Per the Time Matrix, we how we spend our time falls into one of 4 quadrants.

5 Choices Quadrant lorez

Notice the important activities in Q1 and Q2.  And the urgent activities in Q1 and Q3.  Q4 is neither important nor urgent and therefore a waste of time (social media updates, drowning yourself in TV and mindless Internet searches).

Study the chart for a moment and you’ll see that Q2 is the golden ticket to extraordinary productivity.  And please notice it’s not about more work. It’s about the right work – the strategic, proactive, planning, and high-impact items.  In fact, it’s not even all about work at all, as it includes a healthy balance of learning, renewing, and relationship building.  I think it’s honestly beyond the word “productivity” – Q2 is a great sense of fulfillment and happiness!  : )

Unfortunately, most of us spend a quarter of our time with crises and last minute urgencies (Q1).  These are important items that we must tend to right away.  However, the case can be made that with better planning, proactivity, and strategy, (ahem, Q2), we can greatly reduce the number of “emergencies.”  Therefore, the more time you put into Q2, the less time you’ll even need to be in Q1.  Physiologically, Q1 activities give us a dopamine hit and the rush and excitement gives us a temporary high; even a feeling of superhero status.  That’s why it’s addictive and must be consciously minimized.

Then, we spend a quarter of our time with interruptions and distractions that seem really important.  By the time we finish our day, we’re exhausted because we think we’ve done so much.  And the tricky part is that we actually have an adrenaline rush from the stress, thereby deluding ourselves into believing we were “productive.”   Unfortunately, reacting to the urgent is like a mouse in a spinning wheel.  There is no end to these things.  And the faster we do them, the more there seem to be!  These endless activities are confused with accomplishment but they’re not helping anybody make a big difference.  Q3 people are urgency addicts.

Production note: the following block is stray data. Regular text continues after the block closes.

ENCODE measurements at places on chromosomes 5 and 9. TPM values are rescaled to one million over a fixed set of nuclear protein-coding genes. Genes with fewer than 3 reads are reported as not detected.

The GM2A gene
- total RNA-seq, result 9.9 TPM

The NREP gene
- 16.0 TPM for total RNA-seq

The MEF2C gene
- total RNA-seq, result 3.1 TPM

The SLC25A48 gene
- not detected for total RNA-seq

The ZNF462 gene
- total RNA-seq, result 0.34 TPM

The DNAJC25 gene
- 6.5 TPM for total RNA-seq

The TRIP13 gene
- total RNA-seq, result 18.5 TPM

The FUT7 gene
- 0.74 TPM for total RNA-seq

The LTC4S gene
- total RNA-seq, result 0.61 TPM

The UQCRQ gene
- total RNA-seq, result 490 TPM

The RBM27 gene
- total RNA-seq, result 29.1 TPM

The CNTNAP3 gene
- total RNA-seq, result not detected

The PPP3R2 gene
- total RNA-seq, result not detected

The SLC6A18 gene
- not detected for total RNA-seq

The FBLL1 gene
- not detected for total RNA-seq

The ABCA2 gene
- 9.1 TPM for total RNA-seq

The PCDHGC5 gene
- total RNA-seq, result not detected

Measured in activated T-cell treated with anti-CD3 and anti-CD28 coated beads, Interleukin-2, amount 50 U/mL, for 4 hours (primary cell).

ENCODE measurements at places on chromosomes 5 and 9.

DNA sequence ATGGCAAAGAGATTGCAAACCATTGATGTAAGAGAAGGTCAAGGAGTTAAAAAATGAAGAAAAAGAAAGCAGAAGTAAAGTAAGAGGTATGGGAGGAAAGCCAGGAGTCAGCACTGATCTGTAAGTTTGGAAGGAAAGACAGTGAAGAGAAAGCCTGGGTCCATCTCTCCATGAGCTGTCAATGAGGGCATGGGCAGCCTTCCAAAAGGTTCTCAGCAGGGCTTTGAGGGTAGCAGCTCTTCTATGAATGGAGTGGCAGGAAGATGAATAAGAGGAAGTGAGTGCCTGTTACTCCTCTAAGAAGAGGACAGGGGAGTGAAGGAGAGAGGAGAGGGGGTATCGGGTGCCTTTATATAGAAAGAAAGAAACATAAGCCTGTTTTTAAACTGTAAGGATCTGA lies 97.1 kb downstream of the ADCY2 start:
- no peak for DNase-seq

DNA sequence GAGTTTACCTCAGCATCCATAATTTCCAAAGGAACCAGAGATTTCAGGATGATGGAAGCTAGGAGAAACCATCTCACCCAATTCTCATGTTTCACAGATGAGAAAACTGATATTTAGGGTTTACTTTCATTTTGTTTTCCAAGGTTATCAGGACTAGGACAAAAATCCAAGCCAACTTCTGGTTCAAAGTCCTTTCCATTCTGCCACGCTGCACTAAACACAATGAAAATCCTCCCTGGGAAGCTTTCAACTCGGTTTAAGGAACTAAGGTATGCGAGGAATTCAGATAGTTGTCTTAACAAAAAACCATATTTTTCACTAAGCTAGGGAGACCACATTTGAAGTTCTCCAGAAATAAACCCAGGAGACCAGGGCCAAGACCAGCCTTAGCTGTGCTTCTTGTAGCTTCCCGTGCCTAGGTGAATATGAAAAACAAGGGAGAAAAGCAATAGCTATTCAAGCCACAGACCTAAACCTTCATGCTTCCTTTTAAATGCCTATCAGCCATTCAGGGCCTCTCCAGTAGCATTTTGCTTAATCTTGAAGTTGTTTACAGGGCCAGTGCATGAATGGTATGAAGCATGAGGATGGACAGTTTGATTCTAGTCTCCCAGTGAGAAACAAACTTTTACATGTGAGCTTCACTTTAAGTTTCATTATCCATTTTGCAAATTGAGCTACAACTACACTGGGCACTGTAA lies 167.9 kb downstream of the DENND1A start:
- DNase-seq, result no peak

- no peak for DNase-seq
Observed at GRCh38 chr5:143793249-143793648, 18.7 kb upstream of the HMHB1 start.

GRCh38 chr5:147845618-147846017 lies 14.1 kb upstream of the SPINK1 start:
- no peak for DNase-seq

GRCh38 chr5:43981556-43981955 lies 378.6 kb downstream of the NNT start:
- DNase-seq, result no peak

“Quadrant 2 things are important but not urgent.  This is the ‘Quadrant of Extraordinary Productivity’ because here you take charge of your own life and create your own great future.  Q2 people do the thoughtful, creative, proactive work that changes the world.  They act on the important; they don’t react to the urgent.  They plan, they prepare, they prevent crises.  They learn, they create, they build relationships.  They continually renew their energy levels so they don’t burn out.  They do the things everyone knows are most important but few seem to get to.”

So join me in a life focused on the important (but not urgent things) and tell me if you feel a greater sense of peace, control, and fulfillment.  I think this is one technique to help us really make a bigger impact on the people and world around us, and ultimately live extraordinary lives.

Source: Mostly hijacked from The 5 Choices of Extraordinary Productivity (  I highly recommend the book for busy professionals. 

Post by Jeff Douglass, Founder & CEO